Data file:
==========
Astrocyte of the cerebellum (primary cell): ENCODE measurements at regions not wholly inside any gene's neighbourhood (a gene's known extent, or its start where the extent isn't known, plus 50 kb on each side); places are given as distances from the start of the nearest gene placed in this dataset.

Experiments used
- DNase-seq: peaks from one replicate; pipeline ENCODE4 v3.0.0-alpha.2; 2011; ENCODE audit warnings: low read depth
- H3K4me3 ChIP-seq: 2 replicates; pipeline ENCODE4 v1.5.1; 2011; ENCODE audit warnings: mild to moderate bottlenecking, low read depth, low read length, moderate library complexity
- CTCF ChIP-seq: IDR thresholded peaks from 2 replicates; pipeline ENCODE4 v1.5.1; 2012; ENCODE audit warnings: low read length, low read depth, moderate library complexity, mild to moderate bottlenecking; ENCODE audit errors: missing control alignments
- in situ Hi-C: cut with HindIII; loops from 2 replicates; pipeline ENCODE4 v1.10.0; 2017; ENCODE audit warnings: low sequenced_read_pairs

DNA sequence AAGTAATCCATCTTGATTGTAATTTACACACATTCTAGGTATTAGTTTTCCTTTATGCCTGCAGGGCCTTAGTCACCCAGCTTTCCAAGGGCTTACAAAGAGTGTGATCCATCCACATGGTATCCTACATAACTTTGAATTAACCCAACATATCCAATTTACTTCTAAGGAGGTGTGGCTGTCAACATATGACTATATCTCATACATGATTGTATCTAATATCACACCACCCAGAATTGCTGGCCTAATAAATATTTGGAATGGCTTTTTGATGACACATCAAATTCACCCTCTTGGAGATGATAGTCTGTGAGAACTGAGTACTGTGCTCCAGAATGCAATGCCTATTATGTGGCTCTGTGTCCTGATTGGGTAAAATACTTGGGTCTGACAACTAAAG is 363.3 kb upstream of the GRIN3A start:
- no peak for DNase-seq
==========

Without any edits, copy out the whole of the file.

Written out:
Astrocyte of the cerebellum (primary cell): ENCODE measurements at regions not wholly inside any gene's neighbourhood (a gene's known extent, or its start where the extent isn't known, plus 50 kb on each side); places are given as distances from the start of the nearest gene placed in this dataset.

Experiments used
- DNase-seq: peaks from one replicate; pipeline ENCODE4 v3.0.0-alpha.2; 2011; ENCODE audit warnings: low read depth
- H3K4me3 ChIP-seq: 2 replicates; pipeline ENCODE4 v1.5.1; 2011; ENCODE audit warnings: mild to moderate bottlenecking, low read depth, low read length, moderate library complexity
- CTCF ChIP-seq: IDR thresholded peaks from 2 replicates; pipeline ENCODE4 v1.5.1; 2012; ENCODE audit warnings: low read length, low read depth, moderate library complexity, mild to moderate bottlenecking; ENCODE audit errors: missing control alignments
- in situ Hi-C: cut with HindIII; loops from 2 replicates; pipeline ENCODE4 v1.10.0; 2017; ENCODE audit warnings: low sequenced_read_pairs

DNA sequence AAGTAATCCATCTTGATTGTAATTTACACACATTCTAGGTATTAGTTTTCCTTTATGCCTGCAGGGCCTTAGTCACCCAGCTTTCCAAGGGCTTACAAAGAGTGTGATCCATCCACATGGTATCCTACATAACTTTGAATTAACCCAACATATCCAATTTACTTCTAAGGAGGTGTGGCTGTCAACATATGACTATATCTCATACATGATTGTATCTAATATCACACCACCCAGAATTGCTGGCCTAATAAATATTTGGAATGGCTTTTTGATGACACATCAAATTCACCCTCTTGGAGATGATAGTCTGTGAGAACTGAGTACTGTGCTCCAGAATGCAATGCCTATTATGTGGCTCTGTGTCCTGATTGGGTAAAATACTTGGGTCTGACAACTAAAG is 363.3 kb upstream of the GRIN3A start:
- no peak for DNase-seq